$17.50 paperback. 

Wednesday, March 21, 2012

Cheap, Greek, and White

When I decide to make a Greek meal (tahini, Greek Salad, barbecued chicken souvlaki) my romantic side of me wants to open that one litre bottle of Retsina and savour all the intense flavours that a wine tasting like Pine-sol can add to feta cheese, rosemary, olives, garlic and onions.  My wine-lover side prefers to go for a compromise.  No pine-resin please but let's enjoy it with a Greek white. Voila! Boutari Kretikos 2009.  With a name like Kretikos, you hope its not made for cretins but it is made in Crete, the home of the Minotaur and early Greek civilization, For the longest time, Greece has had the reputation for making mediocre wine as well as being tax-evading and bankrupt. This wine should change your mind.






For $12,99, it is amazingly tasty. And for a 2009 white, it is still very fresh and alive; often inexpensive whites that are 2+ years old, have few acids left so they taste dull and lifeless.
Putting my nose as close as its been to Greece, I smell gentle lemon and rich pear aromas.The flavour matches the smell along with a perfumed ripe peach flavour.  Not too heavy on the alcohol (12%) with the fruit flavours accented nicely, here is a wine fit for the first week of Spring.  I can see myself after cutting the lawn for the first time, getting out my lawn chair, lighting the Weber coals on the barbie, and sipping a cool glass of Kretikos while my souvlaki marinates to perfection.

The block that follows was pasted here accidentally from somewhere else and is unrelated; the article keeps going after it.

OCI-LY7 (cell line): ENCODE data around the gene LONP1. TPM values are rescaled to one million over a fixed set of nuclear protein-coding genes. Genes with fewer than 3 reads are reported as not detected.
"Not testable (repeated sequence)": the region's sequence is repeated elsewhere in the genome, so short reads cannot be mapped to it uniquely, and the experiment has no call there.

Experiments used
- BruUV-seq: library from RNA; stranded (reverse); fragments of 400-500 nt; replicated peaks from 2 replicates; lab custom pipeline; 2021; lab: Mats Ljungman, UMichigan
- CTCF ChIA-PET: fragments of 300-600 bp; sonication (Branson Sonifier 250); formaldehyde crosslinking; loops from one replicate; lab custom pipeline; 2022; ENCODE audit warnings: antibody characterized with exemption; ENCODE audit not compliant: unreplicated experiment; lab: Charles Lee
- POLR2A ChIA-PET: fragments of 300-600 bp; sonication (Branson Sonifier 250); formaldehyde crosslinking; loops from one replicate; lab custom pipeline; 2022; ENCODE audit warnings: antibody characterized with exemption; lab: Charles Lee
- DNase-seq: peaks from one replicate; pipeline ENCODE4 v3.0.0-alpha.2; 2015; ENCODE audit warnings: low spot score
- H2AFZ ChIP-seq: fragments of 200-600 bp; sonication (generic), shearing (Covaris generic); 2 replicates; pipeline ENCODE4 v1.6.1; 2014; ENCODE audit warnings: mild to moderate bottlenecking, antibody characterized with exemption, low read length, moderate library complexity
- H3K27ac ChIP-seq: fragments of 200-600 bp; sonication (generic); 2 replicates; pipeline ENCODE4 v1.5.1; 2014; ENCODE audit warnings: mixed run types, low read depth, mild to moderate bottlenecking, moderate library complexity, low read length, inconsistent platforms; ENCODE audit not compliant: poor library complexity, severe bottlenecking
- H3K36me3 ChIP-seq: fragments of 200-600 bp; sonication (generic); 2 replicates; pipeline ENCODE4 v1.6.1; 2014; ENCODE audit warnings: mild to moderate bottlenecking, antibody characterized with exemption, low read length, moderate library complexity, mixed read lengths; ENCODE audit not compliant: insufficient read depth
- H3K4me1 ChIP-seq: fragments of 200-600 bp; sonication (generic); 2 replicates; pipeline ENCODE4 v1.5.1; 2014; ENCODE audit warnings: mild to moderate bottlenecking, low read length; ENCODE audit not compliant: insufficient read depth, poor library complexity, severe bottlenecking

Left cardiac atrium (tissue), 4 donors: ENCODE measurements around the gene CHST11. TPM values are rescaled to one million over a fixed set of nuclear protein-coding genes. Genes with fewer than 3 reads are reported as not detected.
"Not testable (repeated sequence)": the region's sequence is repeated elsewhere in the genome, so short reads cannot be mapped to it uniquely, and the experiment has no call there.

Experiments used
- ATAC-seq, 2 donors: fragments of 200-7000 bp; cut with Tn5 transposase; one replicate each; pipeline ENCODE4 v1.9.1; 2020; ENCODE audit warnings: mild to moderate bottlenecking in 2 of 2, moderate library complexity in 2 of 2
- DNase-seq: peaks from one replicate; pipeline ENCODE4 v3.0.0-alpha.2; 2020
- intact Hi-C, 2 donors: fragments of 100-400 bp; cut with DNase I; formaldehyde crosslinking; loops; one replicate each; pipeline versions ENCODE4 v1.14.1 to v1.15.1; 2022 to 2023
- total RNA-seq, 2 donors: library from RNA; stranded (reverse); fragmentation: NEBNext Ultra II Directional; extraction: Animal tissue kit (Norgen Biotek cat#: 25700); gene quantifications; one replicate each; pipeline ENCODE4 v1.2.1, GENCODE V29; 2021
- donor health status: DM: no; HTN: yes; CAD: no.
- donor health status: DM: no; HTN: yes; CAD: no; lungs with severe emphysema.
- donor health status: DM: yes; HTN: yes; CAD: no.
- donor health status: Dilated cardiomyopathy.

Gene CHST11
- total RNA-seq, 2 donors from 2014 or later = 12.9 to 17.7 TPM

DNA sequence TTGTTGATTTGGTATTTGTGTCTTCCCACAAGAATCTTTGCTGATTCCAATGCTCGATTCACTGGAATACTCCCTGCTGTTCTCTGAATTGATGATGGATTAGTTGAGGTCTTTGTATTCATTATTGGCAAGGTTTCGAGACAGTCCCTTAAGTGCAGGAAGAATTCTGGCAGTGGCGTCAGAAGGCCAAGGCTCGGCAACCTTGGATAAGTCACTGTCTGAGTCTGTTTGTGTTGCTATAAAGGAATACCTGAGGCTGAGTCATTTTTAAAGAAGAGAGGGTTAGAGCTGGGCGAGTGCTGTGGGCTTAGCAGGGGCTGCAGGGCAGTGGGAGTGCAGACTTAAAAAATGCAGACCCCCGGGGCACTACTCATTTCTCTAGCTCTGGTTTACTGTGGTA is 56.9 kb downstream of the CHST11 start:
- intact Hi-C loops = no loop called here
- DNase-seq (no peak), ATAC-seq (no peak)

Boutari Kretikos 2009, $12.99, 12%, Crete Greece
Light White, Recommended, $12.99, Cheap, Greek, and White

Friday, March 16, 2012

A Duo of Spanish Reds: Part Two

Now that you know from the previous post that Spanish reds are inexpensive and good, you will now learn that they are also moderately priced and great!!!  May I introduce, the Faustino V 2005 Rioja, a wine produced from Spain's premium red grape, the Tempranillo


Back in 1970 when I first caught the wine bug, I remember a wine critic speaking of how amazing Spanish reds were and he mentioned the Faustino I which today is in the $30's.  Back then it was $10 or so.  I have tasted that wine and it is remarkable but my budget usually grimaces at wines over $30 so I get seduced by the Faustino V which is $5 cheaper.  Despite the fact it is cheaper, it too is one remarkable  wine.!


For a six year old red, it still has a beautiful ruby colour. The bouquet is multi-faceted with cherries, vanilla, and a whiff of campfire and a subtle compost or terroir.  The flavour is rich in dried black cherries and enough barnyard to make you know you are savouring a real fine European red. The wine is simply smooth, elegant and has the balance between the grapes in  age (mild tannins) and youth (enough fruit and acid to make it tasty and refreshing, fruit and terroir, bouquet and flavour...it has it all. All that and a tasty lingering finish to make you smack your lips.  This is my favourite red that is available and affordable and wonderful. I recently took it to a party where everyone was supposed to bring their favourite red and a tapas. I brought skewers of Spanish manchego cheese along with grilled red pepper, a green olive stuffed with anchovies (no they don't taste fishy!) and a slice of proscuitto.  There's a match made in Spain, in Rioja to be exact.


Faustino V Rioja Reserva $25.99, 13%, Spain, Available, Affordable, and Wonderful!!
Medium-Bodied Red, Highly Recommended $25.99 


A Duo of Spanish Reds: Atano Rioa Crianza Part One